Category Archives: Music

Rupa and the April Fish’s Growing Up

I’d recently written about hopepunk in literature, so the appearance of Rupa and the April Fishes’ Growing Upward across my virtual desk was as timely and inevitable as the first day of spring. Lead singer Rupa is one of the … Continue reading

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Arvo Pärt’s Kanon Pokajanen

It is no small irony that in an age that is condemned for being increasingly secular and materialistic, at least some of, if not the most significant and compelling music in Europe and America is, or has as its inspiration, … Continue reading

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John Tavener’s The Last Sleep of the Virgin; The Hidden Treasure

Like many contemporary composers, John Tavener uses music in the service of spirituality. He is a convert to the Russian Orthodox faith; the traditions of that faith have influenced his work as much or perhaps more than trends in music. … Continue reading

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Grupo Fantasma’s American Music: Vol. VII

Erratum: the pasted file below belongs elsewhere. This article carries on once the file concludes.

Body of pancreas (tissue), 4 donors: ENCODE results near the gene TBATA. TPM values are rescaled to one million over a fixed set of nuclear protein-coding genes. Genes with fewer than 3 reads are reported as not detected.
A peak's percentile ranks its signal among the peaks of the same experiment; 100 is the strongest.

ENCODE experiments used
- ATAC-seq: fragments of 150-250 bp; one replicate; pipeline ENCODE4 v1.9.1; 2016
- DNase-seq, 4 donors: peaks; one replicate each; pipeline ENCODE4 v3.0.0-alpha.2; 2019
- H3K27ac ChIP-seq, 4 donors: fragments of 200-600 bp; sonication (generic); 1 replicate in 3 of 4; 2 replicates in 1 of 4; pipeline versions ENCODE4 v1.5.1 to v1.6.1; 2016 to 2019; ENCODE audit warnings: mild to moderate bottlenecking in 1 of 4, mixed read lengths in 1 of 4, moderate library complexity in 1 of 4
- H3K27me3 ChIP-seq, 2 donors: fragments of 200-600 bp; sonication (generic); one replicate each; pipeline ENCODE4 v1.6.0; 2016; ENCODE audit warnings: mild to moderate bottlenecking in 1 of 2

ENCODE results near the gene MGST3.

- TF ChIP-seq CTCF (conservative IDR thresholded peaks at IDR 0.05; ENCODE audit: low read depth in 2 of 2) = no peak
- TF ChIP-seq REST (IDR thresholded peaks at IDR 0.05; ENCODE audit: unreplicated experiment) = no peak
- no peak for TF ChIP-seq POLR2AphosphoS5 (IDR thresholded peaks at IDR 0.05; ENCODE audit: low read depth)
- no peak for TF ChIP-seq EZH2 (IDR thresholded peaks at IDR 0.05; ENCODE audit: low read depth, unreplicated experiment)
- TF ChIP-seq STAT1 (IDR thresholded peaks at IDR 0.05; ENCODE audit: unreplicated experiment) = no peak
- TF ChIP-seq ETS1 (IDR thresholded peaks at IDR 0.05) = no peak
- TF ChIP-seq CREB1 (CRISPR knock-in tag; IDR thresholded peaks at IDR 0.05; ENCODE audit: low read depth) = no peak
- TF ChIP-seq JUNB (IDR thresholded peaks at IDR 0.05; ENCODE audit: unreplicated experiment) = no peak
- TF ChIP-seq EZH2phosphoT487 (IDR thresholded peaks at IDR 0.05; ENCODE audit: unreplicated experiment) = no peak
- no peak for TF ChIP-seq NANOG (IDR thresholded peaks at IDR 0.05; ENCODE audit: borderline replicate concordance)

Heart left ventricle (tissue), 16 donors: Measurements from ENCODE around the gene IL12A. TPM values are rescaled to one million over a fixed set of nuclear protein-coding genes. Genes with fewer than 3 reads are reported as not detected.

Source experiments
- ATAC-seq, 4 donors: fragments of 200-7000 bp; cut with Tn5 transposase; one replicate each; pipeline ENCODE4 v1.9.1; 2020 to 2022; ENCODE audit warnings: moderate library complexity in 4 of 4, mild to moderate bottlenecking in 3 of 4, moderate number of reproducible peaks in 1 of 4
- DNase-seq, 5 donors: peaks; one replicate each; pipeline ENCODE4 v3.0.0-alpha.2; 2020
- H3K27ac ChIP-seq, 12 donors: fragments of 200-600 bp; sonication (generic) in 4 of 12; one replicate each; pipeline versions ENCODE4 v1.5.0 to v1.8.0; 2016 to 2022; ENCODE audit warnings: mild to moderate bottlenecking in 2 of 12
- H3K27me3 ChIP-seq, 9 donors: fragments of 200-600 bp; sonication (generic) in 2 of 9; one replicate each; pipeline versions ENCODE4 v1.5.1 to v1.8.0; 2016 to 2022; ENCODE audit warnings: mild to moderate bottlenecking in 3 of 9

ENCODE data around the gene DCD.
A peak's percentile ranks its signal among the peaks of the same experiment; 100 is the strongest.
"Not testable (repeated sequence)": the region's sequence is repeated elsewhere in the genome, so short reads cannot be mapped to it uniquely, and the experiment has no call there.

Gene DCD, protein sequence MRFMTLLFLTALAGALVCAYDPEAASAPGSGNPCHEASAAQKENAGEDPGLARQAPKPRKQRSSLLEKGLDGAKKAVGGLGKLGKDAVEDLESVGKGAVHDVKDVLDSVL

I don’t think you’ll hear many records this year that move effortlessly from Turkish psychedelia on one track to Tex-Mex to cumbia and other Afro-Caribbean rhythms, all set to a big, brash funk sound. So if that sounds intriguing to … Continue reading

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West of Eden’s Flat Earth Society

I have followed West of Eden for almost 20 years, and seen them go through different phases. Once they tried to come across as a mix of the Corrs and ABBA, for a long time they kept recording theme-albums, about … Continue reading

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Kronos Quartet’s Winter Was Hard

Winter was Hard is one of Kronos Quartet’s anthology albums, and contains a wealth of contemporary music from a wide range of approaches. It is one of the first of their recordings that I owned (in cassette) and my first … Continue reading

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Stephen Emmer’s Recitement

I love it: pop culture invades the avant-garde. OK – now I’ve got that off my chest and am sitting here listening to Stephen Emmer’s Recitement. It’s really popular music, and Emmer has boosted it up a level in the … Continue reading